But at the same time, that creates a bit of a boggling result: a team’s best play is sometimes to have their best shooter not shoot. That conclusion naturally led Allen’s former teammate, Brent Barry, to pipe up from the audience and announce that he texted Ray the results of the study with a note to not shoot so much. I’m pretty sure Denzel Washington told him the same thing over ten years ago, though, so I wouldn’t expect some kind of drastic change.
It’s also interesting to note that such an idea is pretty much in direct conflict with the love of excess when it comes to sports. We want a player to one day hold up a piece of paper reading “101” in a locker room, to waltz into Madison Square Garden and drop 50, to average a triple-double for an entire season. America is a nation of decadence and sports are absolutely no exception. But the underlying mentality that drove guys like Michael Jordan or Larry Bird to greatness is, despite each player’s phenomenal success, not the best possible approach.
Think about that. It’s completely possible, supposing you buy Skinner’s basic argument, that Jordan and the Bulls underachieved. If they had achieved the perfect offensive balance — where Jordan may have stopped scoring well before the point which Skinner describes as something akin to the Nash equilibrium, in which a player’s likelihood of scoring is equivalent to that of his teammates scoring — the ’96 Bulls could very well have improved upon their 72-10 record. Or maybe that’s exactly what allowed that particular team (and all of Chicago’s championship teams, really) to excel compared to some of Jordan’s earlier campaigns.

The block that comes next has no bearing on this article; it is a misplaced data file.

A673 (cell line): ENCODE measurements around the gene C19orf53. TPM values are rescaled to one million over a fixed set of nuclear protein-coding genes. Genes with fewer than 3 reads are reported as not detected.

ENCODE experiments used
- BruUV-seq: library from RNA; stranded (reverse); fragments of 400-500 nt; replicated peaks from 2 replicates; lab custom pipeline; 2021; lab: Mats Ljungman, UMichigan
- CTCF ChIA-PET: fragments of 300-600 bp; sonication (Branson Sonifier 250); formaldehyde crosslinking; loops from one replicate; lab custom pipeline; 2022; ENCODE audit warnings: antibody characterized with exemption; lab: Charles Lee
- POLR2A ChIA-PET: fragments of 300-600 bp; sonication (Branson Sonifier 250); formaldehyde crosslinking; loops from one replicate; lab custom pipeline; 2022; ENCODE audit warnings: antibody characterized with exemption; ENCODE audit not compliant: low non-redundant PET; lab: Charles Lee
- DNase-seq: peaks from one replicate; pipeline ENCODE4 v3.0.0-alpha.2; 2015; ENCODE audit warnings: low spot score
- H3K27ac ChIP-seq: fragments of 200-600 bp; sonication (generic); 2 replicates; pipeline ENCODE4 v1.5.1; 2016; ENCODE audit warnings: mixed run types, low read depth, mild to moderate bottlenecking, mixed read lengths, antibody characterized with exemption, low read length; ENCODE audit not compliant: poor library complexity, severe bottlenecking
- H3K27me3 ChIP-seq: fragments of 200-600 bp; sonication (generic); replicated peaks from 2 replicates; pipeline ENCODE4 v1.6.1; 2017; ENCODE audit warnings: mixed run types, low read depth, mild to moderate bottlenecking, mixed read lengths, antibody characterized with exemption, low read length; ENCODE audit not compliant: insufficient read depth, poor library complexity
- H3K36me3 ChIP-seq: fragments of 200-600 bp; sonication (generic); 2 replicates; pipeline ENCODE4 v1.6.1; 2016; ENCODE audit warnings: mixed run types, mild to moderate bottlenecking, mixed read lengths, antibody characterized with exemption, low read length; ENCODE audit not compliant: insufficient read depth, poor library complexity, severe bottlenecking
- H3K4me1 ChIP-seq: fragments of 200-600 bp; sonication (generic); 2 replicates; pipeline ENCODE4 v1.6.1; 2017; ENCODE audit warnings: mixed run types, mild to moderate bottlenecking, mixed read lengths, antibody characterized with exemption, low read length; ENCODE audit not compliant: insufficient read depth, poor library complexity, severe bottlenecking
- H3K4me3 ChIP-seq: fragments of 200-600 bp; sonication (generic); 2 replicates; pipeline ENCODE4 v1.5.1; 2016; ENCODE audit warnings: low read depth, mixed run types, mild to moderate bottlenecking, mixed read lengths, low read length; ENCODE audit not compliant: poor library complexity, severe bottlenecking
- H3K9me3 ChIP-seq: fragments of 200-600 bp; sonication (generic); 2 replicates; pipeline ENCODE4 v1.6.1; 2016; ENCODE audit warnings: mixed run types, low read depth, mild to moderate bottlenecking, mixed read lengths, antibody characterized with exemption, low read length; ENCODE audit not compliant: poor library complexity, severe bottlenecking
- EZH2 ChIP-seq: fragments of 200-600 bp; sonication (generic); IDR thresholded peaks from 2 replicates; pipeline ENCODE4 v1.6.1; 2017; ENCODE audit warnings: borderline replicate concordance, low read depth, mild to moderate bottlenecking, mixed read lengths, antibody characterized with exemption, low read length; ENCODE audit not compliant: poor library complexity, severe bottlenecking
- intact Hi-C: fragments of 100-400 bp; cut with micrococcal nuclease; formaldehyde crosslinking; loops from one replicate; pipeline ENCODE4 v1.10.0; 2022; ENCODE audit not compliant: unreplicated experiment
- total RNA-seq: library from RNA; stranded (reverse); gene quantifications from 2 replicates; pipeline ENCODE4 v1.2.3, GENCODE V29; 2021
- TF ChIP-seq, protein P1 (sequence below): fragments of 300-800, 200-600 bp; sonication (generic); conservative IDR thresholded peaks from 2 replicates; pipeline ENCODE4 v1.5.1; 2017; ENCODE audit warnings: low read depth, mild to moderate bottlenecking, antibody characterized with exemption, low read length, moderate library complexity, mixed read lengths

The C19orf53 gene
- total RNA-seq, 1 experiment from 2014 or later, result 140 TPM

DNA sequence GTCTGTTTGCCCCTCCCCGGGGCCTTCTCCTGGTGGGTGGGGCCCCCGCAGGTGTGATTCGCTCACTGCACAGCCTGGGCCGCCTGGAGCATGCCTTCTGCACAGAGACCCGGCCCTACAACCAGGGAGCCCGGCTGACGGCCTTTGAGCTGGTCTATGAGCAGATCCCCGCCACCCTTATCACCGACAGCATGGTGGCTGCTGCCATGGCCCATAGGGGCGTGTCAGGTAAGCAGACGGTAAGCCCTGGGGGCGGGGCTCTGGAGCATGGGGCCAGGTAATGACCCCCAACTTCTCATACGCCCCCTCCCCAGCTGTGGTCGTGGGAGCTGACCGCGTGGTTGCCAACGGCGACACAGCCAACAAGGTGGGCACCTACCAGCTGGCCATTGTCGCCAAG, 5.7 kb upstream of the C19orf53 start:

When you think about it that way, it’s the same argument we’ve heard over and over again: Player X should shoot less for the benefit of the team. It’s disguised as “trusting their teammates” and, as Skinner noted, “keeping the defense honest,” but it’s probably as old as winning itself. Where this argument differs from others is the disregard of our micro-obsessed desire to dissect the game’s minutiae. We do possession breakdowns and pick apart the decision-making of every player on the court, but sometimes the view is so narrow that it obscures the bigger picture. Your best player getting a good shot isn’t always the best case scenario for an offense in the long-run…even if it’s LeBron James kicking it to an open Donyell Marshall in the corner.
But Skinner’s study, while deeply theoretical, lacking in obvious applications, and definitely limited and assuming in a lot of respects, represents a pretty interesting intersection that occurs at places like Sloan; new, innovative research confirms something that we already knew, but in such a way that offends even our modern sensibilities. That the Lakers could actually benefit from Kobe Bryant passing to Smush Parker? That the Nuggets could run a more efficient offense by having Chauncey Billups pass up a shot in favor of Joey Graham? It’s not always an easy fact to stomach, but the research shows, at least at a basic level, that those plays are so wrong that they’re right.
You can read Skinner’s paper in its entirety here.